Their first album in 12 years, Hypercaffium Spazzinate benefits from the time the band spent making it. Though the longest song clocks in just barely over three minutes, it is clear that Descendents never stop writing, and only the best material makes the album. Bassist Karl Alvarez offers some of the strongest work, not only with his songs (“Feel This,” “On Paper,”), but also with his bass walking on other songs. Descendents are getting old, but they haven’t missed a beat. Hopefully we don’t have to wait another 12 years for the next album.
Before 2016, I only knew Kanye as a public figure, not by his music, and in fact, it took Chance the Rapper’s amazing verse on “Ultralight Beam,” to convince me that Ye was worth listening to. And he absolutely is. Not only are his other albums great, but The Life of Pablo also succeeds, despite its messy rollout. “Highlights,” and “FML,” find West pushing his formula into new territory while offering some of the better verses on the album, and “Real Friends,” is a triumphant blend of the old and new. Like every Kanye album, there are some self-indulgent parts like “Freestyle 4,” but a quick look at the extensive writing credits for the album shows that Kanye assembled some of the best in the business to be on his team.
A good friend turned me on to Chance, but it wasn’t until he took the SNL stage late last year that I really began to give him deserved time. But man, Coloring Book entered this year like a freight train. Most of the album is happy, which is a marked difference from most musical material. But it is a damn delight to listen to, especially in opener All We Got: “Man I swear my life is perfect, I could merch it/If I die I’ll probably cry at my own service.” Chance is no dummy, and the album contains some great features from Lil’ Wayne, Justin Beiber, Future, and more. It’s heartening to see songs like “No Problem,” become as big as they deserve to be; there’s a charismatic quality to every song on this album. Plus, Chance seems grateful for the attention he’s been given. How long has it been since we’ve had an artist embrace the spotlight and use it for good? I hope that Chance continues to not only make great music, but also continues to be a good person.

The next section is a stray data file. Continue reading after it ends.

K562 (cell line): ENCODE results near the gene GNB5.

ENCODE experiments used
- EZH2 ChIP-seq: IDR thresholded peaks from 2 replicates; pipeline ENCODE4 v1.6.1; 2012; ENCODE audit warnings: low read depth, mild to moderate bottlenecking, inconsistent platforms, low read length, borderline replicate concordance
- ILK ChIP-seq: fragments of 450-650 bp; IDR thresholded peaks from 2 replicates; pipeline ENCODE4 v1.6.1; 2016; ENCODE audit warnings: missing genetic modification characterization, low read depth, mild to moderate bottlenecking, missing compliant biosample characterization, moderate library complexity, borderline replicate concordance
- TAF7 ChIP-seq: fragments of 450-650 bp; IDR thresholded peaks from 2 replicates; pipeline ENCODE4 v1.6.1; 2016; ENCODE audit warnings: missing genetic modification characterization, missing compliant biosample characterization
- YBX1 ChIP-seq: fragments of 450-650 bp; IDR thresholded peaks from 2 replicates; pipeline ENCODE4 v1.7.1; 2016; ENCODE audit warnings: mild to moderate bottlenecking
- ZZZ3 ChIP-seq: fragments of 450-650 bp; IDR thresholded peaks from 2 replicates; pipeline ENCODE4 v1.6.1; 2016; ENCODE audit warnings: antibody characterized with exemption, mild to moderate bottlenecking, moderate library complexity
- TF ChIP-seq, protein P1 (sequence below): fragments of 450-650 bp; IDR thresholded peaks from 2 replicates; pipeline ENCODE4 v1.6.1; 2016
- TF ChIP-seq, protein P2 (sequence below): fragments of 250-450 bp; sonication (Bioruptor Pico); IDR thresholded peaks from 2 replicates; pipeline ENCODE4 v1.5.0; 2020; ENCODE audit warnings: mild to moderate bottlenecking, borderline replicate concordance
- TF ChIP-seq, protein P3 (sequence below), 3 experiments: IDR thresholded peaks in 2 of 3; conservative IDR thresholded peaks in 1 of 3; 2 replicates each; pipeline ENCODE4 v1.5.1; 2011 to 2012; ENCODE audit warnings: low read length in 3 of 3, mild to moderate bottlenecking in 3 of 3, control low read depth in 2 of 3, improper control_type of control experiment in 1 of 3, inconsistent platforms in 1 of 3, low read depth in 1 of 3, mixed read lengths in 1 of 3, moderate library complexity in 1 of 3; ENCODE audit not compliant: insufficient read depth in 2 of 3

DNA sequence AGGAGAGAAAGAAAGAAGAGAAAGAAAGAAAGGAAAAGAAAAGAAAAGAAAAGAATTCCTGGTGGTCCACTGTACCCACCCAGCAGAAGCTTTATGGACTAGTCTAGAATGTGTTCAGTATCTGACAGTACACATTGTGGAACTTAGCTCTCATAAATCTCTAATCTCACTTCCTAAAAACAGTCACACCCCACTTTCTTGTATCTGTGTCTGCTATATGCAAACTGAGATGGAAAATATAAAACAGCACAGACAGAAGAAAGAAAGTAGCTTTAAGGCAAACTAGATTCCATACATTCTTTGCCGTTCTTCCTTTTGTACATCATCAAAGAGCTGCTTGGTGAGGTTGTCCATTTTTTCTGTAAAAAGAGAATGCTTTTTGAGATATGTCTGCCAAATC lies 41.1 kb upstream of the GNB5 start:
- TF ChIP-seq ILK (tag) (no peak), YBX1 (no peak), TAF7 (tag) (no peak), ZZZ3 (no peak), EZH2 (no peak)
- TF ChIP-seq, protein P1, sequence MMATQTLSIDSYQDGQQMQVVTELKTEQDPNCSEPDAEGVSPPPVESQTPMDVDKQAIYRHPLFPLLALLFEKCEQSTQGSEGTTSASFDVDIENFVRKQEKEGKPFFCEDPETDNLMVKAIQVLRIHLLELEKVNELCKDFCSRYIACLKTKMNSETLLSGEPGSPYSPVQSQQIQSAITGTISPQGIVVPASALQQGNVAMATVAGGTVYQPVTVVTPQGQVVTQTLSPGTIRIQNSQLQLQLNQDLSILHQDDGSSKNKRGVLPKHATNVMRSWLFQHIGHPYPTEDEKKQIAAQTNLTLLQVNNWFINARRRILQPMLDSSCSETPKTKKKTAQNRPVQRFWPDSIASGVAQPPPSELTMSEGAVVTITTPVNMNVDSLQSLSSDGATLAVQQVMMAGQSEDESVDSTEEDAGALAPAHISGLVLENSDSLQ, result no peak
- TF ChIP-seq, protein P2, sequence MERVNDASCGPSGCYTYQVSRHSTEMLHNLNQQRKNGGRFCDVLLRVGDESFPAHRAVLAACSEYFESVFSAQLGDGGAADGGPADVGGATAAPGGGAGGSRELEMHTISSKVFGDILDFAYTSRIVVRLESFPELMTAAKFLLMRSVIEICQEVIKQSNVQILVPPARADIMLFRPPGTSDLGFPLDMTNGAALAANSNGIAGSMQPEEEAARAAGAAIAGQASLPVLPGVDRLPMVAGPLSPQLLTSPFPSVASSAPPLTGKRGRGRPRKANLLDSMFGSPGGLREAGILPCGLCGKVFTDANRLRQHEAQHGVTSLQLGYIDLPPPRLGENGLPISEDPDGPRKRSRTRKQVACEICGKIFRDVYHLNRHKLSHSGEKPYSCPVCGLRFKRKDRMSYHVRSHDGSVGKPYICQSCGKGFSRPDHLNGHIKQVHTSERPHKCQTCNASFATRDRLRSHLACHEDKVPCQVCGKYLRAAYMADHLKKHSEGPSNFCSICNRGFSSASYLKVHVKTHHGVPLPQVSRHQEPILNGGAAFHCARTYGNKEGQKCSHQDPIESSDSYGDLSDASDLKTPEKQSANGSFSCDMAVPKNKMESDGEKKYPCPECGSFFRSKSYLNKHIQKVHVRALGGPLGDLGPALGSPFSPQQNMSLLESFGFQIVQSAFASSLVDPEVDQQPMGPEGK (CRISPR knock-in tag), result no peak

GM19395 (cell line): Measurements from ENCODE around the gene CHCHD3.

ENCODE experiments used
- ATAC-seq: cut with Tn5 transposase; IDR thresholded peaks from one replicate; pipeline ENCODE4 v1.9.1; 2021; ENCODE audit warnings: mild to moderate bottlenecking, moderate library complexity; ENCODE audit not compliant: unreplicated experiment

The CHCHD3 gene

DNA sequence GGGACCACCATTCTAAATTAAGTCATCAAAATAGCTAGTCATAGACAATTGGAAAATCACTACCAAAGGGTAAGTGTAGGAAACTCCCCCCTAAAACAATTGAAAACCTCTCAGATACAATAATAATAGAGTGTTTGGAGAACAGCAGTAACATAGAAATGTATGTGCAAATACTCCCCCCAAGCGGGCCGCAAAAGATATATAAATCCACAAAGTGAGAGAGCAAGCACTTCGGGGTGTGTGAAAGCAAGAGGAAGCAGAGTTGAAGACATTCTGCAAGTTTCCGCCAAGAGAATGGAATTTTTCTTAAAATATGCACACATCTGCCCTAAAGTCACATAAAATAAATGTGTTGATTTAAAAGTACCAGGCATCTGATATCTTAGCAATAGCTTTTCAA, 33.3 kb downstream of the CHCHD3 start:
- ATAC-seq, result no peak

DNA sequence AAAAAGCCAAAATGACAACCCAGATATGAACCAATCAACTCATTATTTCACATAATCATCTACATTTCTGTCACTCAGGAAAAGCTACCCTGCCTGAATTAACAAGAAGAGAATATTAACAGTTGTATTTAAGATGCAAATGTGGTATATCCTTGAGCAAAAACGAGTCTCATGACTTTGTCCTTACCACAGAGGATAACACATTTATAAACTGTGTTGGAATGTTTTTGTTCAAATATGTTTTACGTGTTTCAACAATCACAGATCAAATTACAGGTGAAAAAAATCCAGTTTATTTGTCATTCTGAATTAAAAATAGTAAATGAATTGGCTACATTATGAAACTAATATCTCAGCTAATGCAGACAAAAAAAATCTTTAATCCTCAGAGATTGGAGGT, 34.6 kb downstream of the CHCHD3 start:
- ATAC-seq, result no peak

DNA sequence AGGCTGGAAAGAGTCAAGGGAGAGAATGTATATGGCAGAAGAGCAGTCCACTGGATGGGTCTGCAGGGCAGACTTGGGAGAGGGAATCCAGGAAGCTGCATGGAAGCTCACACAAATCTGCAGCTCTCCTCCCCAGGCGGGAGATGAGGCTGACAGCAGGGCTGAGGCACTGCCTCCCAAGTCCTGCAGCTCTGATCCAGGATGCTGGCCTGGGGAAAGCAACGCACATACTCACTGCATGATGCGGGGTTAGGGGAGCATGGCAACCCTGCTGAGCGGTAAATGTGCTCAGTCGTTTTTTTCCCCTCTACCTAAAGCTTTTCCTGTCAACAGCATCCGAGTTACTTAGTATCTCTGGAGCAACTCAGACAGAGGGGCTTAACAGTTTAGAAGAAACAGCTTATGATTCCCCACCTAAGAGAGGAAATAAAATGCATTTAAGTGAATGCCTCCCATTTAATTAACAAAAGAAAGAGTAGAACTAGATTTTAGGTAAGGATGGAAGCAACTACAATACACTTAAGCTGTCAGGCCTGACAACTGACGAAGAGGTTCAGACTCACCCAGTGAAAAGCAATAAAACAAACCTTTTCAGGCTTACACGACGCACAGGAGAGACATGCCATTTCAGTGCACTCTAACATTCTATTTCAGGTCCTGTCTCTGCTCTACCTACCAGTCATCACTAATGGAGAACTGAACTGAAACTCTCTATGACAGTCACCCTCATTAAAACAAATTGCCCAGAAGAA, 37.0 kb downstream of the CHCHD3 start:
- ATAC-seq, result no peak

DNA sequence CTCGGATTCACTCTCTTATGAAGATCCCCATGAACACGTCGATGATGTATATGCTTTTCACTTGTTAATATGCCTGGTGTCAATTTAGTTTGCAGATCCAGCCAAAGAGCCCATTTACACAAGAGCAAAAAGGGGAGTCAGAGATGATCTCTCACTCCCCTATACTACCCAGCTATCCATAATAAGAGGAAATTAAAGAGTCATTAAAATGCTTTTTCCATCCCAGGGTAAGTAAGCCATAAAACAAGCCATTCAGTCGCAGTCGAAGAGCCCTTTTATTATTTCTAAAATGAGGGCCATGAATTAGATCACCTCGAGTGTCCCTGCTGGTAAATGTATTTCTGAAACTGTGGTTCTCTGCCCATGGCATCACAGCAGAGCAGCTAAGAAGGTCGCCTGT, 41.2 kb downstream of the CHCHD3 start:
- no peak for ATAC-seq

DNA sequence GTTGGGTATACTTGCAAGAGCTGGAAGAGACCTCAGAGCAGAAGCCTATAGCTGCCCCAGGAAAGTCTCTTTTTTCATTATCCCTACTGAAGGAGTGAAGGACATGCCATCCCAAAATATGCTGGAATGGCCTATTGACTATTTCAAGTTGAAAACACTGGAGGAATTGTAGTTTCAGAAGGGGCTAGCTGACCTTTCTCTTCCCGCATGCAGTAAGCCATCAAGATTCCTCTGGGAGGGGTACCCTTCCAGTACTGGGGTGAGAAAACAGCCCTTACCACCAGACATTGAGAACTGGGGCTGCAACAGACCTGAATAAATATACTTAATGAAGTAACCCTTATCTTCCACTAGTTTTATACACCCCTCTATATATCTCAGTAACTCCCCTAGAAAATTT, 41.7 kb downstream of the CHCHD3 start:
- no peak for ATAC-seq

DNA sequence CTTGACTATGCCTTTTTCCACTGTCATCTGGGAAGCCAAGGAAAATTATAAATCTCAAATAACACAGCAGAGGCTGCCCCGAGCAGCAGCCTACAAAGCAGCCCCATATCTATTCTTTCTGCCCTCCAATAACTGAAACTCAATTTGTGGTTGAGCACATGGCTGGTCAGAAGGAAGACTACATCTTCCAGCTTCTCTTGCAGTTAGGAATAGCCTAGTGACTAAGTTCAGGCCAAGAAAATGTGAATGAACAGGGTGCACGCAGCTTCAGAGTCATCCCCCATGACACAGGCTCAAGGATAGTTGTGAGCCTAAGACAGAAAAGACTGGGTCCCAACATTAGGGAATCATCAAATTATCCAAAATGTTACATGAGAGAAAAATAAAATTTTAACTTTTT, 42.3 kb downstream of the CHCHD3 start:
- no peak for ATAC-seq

From the opening organ chords of “If I Believe You,” it’s easy to tell that The 1975 raised multiple levels between their debut and this record. The album is 17 tracks long, but not a moment is wasted: the instrumental tracks are poignant and well-produced, the grandiose pop tracks offer both insight and earworms, and the somber tracks that end the album are as effective as any ballad the band has written thus far. Without a doubt the most successful song here is “Somebody Else,” a dreamy pop ode to harboring feelings for a lost love. It’s hard not to feel for front man Matt Healy; over the course of 17 tracks he ponders faith and existence (“If I Believe You”), laments the loss of his brain (“The Ballad of Me and My Brain”), and encapsulates his grief over the death of his mother into the heart wrenching final act song “Nana.” The 1975 rarely take time off, but between this album and the next, I hope they get some rest, because if the next album can somehow best this one, it will be even more of a game-changer.